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The Punjab War of 1845 And 1846 as First War of Independence
Dr Kirpal Singh
The Punjab war of 1845-46, misnamed as Anglo Sikh war by the British, is in reality the first war of independence. This war changed the thinking and psyche of the Indian military men who always considered themselves inferior to the British soldiers. The Punjab war broke the invincibility of the British army and proved that Indians were no longer inferior. The revolt of 1857 was inspired by the bravery of the Indian soldiers consisting of Hindus, Muslims and Sikhs, who had jointly fought against the British in 1845 and 1846. The army of Maharaja Ranjit Singh did not consist of Sikhs alone. Shah Mohammed, the contemporary writer writes about the Muslims participation in the Punjab War:
Mazar Ali and Maghe Khan marched out from the city
The brigade of Sultan Mehmood also came out
With invincible Imam Shahi guns in tow.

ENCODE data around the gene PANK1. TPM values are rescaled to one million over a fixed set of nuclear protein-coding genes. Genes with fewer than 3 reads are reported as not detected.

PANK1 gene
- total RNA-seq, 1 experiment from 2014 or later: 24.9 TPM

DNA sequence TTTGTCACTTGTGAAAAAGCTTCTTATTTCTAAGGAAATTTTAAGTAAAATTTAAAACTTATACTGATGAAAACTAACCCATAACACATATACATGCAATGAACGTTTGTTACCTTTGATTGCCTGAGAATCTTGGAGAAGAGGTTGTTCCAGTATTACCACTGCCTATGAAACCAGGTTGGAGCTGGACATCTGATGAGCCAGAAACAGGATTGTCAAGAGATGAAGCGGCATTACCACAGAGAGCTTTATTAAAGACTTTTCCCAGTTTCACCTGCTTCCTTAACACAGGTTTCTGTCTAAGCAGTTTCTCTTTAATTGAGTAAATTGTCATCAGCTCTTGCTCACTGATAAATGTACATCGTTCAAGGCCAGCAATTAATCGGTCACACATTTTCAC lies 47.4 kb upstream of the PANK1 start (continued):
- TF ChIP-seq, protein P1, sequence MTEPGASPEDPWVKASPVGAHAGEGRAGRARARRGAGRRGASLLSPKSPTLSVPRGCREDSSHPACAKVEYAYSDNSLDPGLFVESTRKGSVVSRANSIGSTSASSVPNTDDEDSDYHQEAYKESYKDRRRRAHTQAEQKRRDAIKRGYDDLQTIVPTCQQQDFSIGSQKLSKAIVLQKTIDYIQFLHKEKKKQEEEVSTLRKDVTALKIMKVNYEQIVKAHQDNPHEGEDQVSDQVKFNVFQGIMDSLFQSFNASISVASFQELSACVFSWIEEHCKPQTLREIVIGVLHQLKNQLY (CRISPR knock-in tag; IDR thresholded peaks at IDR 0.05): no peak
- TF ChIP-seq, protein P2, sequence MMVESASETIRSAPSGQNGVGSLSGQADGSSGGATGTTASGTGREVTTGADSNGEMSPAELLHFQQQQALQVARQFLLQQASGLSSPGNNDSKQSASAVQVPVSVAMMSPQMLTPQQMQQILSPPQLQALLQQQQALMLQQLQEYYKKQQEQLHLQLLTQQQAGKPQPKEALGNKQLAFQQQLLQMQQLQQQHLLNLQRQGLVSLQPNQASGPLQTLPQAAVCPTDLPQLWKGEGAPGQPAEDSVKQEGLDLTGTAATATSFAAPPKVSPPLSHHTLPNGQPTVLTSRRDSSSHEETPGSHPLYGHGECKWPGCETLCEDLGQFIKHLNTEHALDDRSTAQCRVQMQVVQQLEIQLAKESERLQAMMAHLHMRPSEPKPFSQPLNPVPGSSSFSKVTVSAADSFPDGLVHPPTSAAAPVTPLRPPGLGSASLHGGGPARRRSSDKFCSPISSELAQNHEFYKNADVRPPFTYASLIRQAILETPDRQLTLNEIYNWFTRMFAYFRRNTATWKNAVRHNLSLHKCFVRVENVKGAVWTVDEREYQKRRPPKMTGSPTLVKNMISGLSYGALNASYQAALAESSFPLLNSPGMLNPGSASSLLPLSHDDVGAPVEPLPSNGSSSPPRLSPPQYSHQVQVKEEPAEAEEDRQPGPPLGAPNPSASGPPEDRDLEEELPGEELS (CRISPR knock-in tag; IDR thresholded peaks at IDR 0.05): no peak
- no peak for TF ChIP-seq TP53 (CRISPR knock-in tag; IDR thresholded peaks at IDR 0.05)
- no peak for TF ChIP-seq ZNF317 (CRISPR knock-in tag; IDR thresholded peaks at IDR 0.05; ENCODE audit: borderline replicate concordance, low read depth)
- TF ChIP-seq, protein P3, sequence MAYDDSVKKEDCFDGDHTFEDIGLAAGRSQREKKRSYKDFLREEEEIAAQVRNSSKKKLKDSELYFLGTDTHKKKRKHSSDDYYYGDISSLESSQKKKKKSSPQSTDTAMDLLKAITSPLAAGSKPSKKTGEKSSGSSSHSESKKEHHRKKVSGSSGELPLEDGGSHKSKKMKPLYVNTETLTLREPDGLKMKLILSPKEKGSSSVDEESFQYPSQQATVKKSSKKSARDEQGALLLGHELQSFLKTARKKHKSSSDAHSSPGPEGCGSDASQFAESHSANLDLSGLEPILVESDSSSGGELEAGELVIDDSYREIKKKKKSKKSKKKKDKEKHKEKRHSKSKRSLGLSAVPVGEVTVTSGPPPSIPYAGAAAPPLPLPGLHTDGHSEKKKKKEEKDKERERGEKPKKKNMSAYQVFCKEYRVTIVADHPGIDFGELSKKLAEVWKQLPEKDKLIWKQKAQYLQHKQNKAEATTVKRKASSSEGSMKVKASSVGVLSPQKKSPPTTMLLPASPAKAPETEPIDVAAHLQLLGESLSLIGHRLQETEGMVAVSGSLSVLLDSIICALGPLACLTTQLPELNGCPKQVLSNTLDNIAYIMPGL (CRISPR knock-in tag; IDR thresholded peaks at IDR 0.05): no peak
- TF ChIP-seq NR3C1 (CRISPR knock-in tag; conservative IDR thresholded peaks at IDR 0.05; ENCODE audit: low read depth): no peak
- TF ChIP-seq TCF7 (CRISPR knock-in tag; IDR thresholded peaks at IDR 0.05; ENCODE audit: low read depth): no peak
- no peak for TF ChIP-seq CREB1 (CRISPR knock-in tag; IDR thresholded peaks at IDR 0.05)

Elahi Baksh brought out his guns after polishing them.
And showing them worshipful burning sticks.
O! Shah Mohammed in such a way did the Guns shine,
As if these were the flashes of lightening out to dispel darkness.
All the Punjabis were fighting against the British. The army organized by Maharaja Ranjit Singh was on secular basis and had in it Muslims, Sikhs and Hindus. Only Dogras under Gulab Singh remained aloof, he had his own reasons, as he was intriguing with the British against Lahore Darbar. All other Punjabis fought against the British. Had there been no treachery of Gulab Singh, Tej Singh and Lal Singh, the British would have been defeated. It was this glorious war that inspired not only the Indian soldiers fighting on the British side, but also impressed the Britishers who have written marvellous comments on the bravery of their opponents. It may be noted here that this war was being fought against the aggressive policy of the Britishers, the fact which had been admitted by the British writers.